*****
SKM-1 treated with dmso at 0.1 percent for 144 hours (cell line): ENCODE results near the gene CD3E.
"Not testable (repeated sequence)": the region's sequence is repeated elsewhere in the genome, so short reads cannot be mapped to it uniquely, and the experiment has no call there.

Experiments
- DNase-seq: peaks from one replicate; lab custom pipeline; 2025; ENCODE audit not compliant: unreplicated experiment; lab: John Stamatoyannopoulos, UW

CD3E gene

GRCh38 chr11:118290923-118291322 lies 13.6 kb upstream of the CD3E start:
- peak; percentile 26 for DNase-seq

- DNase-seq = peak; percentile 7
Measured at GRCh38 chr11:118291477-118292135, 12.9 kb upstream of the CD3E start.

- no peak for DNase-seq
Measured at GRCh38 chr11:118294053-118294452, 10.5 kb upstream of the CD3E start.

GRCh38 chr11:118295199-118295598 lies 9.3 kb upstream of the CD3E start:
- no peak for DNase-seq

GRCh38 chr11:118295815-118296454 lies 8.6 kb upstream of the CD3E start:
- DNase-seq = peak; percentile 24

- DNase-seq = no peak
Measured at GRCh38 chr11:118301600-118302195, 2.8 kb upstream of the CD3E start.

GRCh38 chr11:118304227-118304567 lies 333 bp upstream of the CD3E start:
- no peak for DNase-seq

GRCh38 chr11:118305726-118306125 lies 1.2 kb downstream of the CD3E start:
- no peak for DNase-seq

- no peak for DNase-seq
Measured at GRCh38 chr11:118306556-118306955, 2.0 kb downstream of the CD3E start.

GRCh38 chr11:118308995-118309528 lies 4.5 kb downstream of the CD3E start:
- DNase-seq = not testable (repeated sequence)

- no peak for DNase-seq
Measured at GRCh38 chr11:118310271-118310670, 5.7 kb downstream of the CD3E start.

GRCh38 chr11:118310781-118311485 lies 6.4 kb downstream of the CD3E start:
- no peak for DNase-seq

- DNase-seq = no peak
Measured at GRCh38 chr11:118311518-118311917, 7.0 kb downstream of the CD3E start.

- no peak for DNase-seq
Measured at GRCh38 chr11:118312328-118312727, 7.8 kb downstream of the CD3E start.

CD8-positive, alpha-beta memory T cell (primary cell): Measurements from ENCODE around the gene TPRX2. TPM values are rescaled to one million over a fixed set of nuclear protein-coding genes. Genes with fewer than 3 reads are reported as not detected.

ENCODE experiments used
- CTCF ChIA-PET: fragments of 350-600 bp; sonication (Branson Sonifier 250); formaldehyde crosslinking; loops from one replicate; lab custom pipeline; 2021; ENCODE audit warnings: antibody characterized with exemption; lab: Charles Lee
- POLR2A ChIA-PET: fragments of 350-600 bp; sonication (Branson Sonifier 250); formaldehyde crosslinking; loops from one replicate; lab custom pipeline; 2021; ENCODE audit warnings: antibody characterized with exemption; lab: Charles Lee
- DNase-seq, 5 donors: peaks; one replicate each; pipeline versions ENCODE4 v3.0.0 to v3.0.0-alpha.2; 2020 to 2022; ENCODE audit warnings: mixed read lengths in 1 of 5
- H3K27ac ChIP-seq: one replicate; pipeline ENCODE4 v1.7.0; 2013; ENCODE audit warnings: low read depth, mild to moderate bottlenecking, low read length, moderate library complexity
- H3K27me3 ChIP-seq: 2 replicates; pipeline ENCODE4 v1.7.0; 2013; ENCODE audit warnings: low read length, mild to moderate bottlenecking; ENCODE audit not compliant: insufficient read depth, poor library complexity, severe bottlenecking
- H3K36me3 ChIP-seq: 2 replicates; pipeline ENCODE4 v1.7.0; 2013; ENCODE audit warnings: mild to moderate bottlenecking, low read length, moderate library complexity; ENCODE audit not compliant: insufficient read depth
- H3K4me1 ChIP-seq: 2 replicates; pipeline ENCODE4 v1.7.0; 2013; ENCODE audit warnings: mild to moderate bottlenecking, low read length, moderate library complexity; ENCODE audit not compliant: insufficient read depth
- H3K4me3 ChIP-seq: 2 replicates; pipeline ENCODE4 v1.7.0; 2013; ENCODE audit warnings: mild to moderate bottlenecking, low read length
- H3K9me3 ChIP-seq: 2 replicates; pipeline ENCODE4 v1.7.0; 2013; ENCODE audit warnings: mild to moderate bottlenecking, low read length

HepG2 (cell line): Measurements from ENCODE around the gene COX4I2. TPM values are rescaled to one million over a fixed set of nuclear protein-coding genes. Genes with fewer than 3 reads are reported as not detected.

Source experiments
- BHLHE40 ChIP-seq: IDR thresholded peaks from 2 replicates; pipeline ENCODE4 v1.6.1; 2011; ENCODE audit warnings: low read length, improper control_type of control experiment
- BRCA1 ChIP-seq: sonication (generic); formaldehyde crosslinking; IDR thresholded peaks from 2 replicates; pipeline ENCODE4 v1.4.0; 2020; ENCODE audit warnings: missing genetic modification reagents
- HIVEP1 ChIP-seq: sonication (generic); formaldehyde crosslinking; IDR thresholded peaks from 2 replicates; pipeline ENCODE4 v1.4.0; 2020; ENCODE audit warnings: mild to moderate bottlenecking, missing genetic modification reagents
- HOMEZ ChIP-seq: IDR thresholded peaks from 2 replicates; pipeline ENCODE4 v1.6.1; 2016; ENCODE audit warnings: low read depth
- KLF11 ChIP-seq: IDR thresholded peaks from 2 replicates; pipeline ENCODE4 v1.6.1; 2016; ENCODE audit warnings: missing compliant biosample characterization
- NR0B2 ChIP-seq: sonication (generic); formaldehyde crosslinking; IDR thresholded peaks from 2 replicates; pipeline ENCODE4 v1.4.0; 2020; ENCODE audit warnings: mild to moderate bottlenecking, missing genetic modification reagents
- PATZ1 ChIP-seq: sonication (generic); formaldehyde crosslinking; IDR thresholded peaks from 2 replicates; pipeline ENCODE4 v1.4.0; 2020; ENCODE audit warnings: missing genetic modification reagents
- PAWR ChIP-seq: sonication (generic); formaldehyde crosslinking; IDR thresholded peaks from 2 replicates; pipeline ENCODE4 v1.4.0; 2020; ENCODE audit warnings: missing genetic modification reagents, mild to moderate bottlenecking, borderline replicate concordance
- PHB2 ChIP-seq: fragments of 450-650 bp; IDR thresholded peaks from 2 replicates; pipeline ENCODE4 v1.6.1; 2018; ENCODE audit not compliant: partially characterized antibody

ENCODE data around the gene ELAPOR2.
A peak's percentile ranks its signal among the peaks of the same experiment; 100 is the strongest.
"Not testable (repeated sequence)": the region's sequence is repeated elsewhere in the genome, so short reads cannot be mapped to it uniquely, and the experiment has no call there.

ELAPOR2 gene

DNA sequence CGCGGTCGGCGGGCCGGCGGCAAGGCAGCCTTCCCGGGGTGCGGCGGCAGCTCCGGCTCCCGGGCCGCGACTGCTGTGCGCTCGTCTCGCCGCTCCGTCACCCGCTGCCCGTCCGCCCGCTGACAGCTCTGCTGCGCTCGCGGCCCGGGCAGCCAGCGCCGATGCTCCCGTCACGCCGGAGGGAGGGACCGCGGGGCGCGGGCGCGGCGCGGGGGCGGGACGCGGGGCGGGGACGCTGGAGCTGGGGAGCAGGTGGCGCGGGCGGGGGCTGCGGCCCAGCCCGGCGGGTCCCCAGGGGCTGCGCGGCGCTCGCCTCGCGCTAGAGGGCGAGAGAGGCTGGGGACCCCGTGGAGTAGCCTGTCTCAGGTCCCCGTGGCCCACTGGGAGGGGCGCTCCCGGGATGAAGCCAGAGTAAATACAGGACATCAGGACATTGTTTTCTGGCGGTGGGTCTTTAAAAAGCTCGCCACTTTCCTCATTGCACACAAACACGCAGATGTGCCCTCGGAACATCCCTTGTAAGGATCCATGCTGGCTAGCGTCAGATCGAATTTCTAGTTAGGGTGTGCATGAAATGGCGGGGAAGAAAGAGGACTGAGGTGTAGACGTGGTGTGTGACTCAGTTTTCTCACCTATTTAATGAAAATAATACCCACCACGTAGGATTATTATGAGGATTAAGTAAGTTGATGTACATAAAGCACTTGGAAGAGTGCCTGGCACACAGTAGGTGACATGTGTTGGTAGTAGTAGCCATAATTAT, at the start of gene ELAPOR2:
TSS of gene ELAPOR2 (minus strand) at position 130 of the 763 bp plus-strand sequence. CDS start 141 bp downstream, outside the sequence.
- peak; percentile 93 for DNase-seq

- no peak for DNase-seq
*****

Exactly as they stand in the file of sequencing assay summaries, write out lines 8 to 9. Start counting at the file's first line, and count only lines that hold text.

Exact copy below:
- DNase-seq = peak; percentile 7
Measured at GRCh38 chr11:118291477-118292135, 12.9 kb upstream of the CD3E start.